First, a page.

/al'bi jen"seez/, n.pl.members of a Catharistic sect in the south of France that arose in the 11th century and was exterminated in the 13th century by a crusade (Albigensian Crusade) and the Inquisition.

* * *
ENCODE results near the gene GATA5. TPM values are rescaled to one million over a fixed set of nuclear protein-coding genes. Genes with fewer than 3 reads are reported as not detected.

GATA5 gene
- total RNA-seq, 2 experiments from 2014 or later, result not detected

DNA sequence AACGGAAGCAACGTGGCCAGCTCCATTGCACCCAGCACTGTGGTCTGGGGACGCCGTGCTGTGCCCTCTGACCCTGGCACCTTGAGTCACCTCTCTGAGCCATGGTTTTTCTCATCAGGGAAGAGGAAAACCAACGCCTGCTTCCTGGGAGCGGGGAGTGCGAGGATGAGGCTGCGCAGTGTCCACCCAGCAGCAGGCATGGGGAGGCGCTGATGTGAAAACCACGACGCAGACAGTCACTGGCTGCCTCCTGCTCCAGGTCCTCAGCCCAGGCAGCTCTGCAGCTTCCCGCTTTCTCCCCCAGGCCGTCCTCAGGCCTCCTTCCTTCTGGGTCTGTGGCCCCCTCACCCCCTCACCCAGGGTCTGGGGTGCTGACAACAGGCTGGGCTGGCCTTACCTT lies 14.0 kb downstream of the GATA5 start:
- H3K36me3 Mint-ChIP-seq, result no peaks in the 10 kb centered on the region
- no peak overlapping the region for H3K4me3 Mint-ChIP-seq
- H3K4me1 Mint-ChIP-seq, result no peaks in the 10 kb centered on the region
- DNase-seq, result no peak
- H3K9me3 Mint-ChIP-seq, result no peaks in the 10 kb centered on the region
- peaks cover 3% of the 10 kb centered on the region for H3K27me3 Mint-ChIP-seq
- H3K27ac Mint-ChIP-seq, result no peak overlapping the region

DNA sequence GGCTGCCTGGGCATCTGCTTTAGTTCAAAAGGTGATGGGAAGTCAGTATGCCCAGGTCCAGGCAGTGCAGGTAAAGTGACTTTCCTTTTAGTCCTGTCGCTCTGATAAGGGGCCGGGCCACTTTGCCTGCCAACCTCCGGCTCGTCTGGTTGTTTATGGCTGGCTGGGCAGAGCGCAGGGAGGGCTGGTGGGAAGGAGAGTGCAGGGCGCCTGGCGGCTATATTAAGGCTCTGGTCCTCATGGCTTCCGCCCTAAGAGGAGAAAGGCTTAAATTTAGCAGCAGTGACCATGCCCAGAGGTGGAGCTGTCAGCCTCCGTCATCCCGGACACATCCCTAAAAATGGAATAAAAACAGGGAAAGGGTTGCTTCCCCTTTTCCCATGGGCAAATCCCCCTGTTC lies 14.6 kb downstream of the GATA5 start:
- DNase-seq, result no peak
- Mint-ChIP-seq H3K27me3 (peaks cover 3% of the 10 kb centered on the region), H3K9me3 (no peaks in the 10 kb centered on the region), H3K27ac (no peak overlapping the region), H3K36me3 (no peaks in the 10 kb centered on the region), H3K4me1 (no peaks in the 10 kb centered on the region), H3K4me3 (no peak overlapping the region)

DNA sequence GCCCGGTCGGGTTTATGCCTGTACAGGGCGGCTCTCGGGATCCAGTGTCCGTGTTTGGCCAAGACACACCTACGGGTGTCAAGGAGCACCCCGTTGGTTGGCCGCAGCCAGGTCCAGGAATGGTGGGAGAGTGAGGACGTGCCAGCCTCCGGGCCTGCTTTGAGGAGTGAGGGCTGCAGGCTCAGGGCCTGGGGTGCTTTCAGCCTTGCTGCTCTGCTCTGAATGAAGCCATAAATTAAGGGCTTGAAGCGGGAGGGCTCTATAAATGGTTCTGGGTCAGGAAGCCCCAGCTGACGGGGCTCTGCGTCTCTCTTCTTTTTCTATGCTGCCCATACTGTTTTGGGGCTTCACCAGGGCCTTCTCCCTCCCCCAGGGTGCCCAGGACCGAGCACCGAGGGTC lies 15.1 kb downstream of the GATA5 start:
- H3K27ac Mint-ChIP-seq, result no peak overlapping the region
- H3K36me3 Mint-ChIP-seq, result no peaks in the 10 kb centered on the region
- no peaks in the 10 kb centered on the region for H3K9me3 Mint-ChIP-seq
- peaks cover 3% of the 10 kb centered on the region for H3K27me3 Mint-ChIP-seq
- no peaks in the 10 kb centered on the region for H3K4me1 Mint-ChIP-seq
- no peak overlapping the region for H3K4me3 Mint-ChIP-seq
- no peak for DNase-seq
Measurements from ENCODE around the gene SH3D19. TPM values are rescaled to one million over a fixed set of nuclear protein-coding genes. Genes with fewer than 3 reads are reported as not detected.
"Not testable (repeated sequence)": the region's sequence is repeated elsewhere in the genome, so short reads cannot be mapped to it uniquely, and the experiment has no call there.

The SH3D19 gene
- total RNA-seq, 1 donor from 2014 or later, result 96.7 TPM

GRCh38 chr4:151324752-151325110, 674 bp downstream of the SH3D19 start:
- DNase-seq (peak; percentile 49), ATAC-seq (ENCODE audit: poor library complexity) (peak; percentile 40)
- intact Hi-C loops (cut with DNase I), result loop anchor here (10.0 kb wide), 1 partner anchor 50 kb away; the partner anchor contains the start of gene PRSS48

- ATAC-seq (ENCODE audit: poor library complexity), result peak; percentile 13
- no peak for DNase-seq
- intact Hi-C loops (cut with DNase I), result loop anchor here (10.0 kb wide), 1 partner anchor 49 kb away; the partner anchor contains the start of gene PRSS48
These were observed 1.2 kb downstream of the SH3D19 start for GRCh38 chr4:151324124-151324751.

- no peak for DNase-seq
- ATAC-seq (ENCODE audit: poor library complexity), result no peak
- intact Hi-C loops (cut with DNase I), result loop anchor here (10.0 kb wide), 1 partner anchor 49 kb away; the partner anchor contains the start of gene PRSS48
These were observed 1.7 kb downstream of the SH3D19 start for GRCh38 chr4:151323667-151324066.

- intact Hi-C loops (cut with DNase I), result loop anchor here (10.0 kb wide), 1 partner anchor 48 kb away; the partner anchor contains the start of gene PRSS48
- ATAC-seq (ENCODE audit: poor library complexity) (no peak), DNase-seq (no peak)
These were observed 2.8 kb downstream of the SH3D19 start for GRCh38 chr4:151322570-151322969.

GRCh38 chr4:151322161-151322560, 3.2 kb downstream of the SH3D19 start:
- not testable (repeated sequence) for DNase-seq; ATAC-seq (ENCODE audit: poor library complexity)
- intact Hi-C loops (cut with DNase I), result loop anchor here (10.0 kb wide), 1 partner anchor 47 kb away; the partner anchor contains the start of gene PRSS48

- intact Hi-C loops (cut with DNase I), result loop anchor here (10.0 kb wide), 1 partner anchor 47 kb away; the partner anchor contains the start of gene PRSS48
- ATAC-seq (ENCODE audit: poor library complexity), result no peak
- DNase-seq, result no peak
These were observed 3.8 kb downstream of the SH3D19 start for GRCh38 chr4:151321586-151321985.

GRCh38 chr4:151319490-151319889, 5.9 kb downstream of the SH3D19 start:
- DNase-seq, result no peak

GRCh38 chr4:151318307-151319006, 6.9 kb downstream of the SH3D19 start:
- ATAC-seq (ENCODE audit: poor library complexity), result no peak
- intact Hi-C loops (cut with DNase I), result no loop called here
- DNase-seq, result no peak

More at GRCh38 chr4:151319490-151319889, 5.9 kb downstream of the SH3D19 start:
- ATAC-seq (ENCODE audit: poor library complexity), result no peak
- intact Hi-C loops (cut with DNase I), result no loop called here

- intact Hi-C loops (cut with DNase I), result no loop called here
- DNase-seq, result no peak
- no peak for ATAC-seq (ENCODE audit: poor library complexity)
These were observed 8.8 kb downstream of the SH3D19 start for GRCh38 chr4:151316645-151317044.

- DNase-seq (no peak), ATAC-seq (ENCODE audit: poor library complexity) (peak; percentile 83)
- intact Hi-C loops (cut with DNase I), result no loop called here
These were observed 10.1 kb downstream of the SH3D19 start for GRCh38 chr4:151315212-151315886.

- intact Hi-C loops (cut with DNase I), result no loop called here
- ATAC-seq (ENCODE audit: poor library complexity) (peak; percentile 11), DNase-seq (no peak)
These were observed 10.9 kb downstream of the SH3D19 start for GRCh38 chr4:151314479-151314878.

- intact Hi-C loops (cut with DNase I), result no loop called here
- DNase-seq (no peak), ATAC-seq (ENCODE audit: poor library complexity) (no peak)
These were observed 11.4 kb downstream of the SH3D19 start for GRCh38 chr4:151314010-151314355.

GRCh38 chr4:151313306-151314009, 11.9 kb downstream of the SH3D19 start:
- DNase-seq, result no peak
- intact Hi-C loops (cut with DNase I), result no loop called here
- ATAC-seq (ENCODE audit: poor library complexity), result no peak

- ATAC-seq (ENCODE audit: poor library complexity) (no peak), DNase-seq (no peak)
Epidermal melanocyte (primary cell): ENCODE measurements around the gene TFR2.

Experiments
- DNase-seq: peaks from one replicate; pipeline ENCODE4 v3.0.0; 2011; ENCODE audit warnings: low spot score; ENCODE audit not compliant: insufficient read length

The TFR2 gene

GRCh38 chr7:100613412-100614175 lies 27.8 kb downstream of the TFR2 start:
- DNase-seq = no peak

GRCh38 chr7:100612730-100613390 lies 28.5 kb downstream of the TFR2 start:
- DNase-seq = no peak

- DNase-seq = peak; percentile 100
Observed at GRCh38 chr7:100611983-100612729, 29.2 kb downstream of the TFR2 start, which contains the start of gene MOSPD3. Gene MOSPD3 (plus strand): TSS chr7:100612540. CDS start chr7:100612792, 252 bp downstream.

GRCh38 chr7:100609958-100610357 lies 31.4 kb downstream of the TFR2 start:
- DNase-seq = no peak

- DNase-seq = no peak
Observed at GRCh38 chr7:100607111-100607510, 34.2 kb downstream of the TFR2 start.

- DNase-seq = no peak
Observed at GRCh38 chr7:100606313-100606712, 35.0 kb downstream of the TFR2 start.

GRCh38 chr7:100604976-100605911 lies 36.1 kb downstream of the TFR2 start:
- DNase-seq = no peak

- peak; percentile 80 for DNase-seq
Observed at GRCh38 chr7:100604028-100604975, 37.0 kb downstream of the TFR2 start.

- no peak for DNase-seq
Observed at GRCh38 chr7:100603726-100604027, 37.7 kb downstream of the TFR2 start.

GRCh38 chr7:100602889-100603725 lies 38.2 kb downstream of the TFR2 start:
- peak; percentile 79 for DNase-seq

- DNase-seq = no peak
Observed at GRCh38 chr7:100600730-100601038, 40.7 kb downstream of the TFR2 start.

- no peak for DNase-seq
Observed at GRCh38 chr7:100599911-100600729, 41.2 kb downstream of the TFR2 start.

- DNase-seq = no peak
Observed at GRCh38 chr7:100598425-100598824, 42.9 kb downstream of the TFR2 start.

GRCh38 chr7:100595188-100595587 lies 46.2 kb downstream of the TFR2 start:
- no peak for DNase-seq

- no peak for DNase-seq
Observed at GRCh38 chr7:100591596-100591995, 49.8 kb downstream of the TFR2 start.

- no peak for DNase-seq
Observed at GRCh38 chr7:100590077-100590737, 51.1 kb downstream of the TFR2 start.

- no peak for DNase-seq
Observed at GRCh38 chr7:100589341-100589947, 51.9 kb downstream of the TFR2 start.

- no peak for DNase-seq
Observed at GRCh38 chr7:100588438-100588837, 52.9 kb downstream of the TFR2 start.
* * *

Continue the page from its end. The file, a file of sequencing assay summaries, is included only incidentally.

* * *▪ French religious movementalso called Albigensians,the heretics—especially the Catharist (Cathari) heretics—of 12th–13th-century southern France. (See Cathari.) The name, apparently given to them at the end of the 12th century, is hardly exact, for the movement centred at Toulouse and in nearby districts rather than at Albi (ancient Albiga). The heresy, which had penetrated into these regions probably by trade routes, came originally from eastern Europe.It is exceedingly difficult to form any very precise idea of the Albigensian doctrines because present knowledge of them is derived from their opponents and from the very rare and uninformative Albigensian texts which have come down to us. What is certain is that, above all, they formed an antisacerdotal party in permanent opposition to the Roman church and raised a continued protest against the corruption of the clergy of their time. The Albigensian theologians and ascetics, known in the south of France as bons hommes or bons chrétiens, were always few in number.The first Catharist heretics appeared in Limousin between 1012 and 1020. Protected by William IX, duke of Aquitaine, and soon by a great part of the southern nobility, the movement gained ground in the south, and in 1119 the Council of Toulouse in vain ordered the secular powers to assist the ecclesiastical authority in quelling the heresy. The people were attached to the bons hommes, whose asceticism and antisacerdotal preaching impressed the masses, and the movement maintained vigorous activity for another 100 years, until Innocent III ascended the papal throne. At first he tried pacific conversion but at last (1209) ordered the Cistercians (Cistercian) to preach the crusade against the Albigenses. This implacable war, the Albigensian Crusade, which threw the whole of the nobility of the north of France against that of the south and destroyed the brilliant Provençal civilization, ended, politically, in the Treaty of Paris (1229), which destroyed the independence of the princes of the south but did not extinguish the heresy, in spite of the wholesale massacres of heretics during the war. The inquisition, however, operating unremittingly in the south at Toulouse, Albi, and other towns during the 13th and 14th centuries, succeeded in crushing it.
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